It’s great to explore a new place by yourself, but there’s nothing like having a local’s perspective. When we arrived for our Montreal backpacking trip, we were lucky to be shown around by friends who live near this Canadian city. I will share their tips with you here, so you too can get make the most of the city. This handy Montreal travel guide reveals the best budget accommodation, restaurants, top things to do in the city and local hiking trails to explore the breathtaking local views.
- 1 Why Montreal is the place to be
- 2 Montreal facts
- 3 The city’s most famous areas
- 4 Practical information
- 5 How to get to Montreal
- 6 The best hostels in Montreal
- 7 Cheap hotels in Montreal
- 8 Top tourist attractions in Montreal
- 9 Festivals and events in the city
- 10 Watch an ice hockey game
- 11 Eat your heart out
- 12 Best hiking near Montreal
- 13 Make some Montreal backpacking memories
Why Montreal is the place to be
If you are planning a trip through Canada, be sure to make a stop in Montreal in the province of Quebec. The latest news reports are heralding the buzz around the city and a newly booming economy. Tourism is one of the city’s main sources of revenue and it is on the rise. Trudeau International Airport welcomed over 11 million international visitors over the first eight months of the year, up 6.9% on last year, according to Tourisme Montreal. It’s clear you will be in good company on a trip to this thriving city.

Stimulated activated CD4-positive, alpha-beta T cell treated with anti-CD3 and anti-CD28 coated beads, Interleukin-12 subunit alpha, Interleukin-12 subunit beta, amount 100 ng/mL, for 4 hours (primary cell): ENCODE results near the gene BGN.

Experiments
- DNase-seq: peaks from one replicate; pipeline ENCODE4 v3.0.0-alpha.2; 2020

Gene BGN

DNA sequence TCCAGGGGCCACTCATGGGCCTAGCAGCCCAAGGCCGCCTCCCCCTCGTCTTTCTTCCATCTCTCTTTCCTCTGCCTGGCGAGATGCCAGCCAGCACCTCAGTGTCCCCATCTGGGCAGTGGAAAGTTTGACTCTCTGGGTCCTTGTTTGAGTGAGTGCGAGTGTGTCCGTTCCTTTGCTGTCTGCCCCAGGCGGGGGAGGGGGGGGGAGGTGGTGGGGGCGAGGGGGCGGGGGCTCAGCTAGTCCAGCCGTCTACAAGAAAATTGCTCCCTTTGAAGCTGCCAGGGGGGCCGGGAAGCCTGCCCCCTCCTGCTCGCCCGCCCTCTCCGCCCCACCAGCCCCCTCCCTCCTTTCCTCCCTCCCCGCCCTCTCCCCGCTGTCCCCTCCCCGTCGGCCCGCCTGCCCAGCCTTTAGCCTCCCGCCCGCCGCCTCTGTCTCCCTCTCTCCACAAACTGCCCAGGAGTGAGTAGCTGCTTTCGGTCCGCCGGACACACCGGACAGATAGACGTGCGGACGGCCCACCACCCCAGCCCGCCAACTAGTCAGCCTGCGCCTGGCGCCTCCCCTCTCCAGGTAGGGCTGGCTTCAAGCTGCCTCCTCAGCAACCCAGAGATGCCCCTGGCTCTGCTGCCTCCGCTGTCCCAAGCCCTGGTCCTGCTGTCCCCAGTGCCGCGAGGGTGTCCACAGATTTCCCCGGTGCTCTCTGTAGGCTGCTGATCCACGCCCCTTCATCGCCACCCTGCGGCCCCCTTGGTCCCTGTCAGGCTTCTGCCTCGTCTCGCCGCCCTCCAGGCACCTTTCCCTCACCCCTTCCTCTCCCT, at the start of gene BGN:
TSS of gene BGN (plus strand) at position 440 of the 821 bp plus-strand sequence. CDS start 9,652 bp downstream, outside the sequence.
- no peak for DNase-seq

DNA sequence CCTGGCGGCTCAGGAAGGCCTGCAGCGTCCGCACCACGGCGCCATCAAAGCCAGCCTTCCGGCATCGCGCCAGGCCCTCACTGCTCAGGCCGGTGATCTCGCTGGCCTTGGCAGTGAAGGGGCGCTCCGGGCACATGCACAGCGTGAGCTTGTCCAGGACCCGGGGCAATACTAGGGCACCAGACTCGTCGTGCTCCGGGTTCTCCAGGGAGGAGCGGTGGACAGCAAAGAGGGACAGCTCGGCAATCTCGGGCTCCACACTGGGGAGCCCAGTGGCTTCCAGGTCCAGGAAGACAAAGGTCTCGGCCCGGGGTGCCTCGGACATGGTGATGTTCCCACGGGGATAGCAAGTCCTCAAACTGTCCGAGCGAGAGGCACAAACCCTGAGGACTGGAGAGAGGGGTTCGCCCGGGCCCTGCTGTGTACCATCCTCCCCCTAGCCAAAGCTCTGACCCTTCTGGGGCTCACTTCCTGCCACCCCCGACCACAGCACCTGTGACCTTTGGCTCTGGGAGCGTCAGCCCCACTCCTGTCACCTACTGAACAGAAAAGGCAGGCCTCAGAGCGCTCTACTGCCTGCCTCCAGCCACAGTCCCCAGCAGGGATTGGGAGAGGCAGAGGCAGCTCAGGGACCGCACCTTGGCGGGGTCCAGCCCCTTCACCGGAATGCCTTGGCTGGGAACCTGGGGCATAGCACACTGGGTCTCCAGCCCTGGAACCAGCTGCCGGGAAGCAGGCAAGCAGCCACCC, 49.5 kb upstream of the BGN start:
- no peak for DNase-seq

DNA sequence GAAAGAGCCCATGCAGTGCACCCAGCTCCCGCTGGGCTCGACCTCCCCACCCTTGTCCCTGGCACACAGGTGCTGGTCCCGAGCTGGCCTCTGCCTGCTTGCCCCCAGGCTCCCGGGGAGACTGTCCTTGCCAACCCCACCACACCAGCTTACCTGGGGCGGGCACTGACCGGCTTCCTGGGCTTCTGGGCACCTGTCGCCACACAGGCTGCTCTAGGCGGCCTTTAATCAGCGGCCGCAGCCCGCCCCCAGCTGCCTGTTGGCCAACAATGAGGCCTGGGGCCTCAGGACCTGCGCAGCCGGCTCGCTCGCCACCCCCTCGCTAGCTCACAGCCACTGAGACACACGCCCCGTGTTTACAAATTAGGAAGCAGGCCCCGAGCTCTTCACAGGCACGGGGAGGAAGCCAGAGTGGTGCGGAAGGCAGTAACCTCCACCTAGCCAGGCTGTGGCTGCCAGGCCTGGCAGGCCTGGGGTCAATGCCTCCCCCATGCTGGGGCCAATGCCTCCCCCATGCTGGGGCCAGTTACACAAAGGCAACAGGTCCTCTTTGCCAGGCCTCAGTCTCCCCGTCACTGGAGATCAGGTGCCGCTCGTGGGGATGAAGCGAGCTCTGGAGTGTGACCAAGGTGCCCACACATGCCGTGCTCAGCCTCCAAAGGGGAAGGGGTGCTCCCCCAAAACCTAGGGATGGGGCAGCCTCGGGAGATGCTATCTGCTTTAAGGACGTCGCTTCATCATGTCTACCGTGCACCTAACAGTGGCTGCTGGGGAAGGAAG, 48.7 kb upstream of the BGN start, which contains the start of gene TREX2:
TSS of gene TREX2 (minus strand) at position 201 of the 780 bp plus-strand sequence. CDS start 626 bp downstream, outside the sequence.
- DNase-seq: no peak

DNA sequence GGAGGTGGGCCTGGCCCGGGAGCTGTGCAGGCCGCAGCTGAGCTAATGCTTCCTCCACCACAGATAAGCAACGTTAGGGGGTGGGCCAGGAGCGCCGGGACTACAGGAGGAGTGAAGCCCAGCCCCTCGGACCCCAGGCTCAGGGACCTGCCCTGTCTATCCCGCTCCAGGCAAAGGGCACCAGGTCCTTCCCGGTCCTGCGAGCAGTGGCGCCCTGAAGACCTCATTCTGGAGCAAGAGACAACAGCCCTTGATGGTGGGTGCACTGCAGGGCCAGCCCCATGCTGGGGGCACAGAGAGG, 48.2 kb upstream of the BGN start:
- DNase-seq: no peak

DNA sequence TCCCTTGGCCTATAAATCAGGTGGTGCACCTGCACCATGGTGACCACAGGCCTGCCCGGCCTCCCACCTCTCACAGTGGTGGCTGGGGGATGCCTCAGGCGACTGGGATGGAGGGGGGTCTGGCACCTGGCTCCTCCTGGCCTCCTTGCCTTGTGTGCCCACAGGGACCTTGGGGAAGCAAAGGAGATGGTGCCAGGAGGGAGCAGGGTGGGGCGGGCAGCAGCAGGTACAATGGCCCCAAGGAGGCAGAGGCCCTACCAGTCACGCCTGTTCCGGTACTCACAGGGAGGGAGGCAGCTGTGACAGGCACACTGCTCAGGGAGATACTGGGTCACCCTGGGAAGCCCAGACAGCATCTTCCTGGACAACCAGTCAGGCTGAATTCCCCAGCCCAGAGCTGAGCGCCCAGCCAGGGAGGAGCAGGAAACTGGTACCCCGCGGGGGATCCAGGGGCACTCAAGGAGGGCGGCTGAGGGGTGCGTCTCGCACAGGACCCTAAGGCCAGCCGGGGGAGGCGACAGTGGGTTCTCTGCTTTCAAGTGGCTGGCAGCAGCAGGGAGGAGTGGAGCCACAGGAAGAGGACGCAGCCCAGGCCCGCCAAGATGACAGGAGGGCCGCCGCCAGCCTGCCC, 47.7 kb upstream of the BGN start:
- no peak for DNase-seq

With almost two million residents, Montreal in Quebec is Canada’s second-most populous municipality and the world’s second largest French-speaking city after Paris. It is named after Mount Royal in the heart of the city. This 233 m (764 ft) hill is the site of Mount Royal Park, one of Montreal’s largest green spaces, which hosts athletic, tourist and cultural activities (more on this later). In 2017, it was ranked the 12th most liveable city in the world.
The city’s most famous areas
Other than Mount Royal, the city’s other best known area is Old Montreal, Canada’s famous historic area with preserved 18th century French architecture. Here, horse-drawn carriages trot along the cobbled streets to show tourists around. The nearby Old Port, stretching along the enormous Saint Lawrence River, dates back to 1611 and used to be the site of the city’s busy shipping operations. These have now been moved to a new site, which claims to be the world’s largest inland port, while the Old Port now offers attractions including a science centre, a clock tower and an urban beach.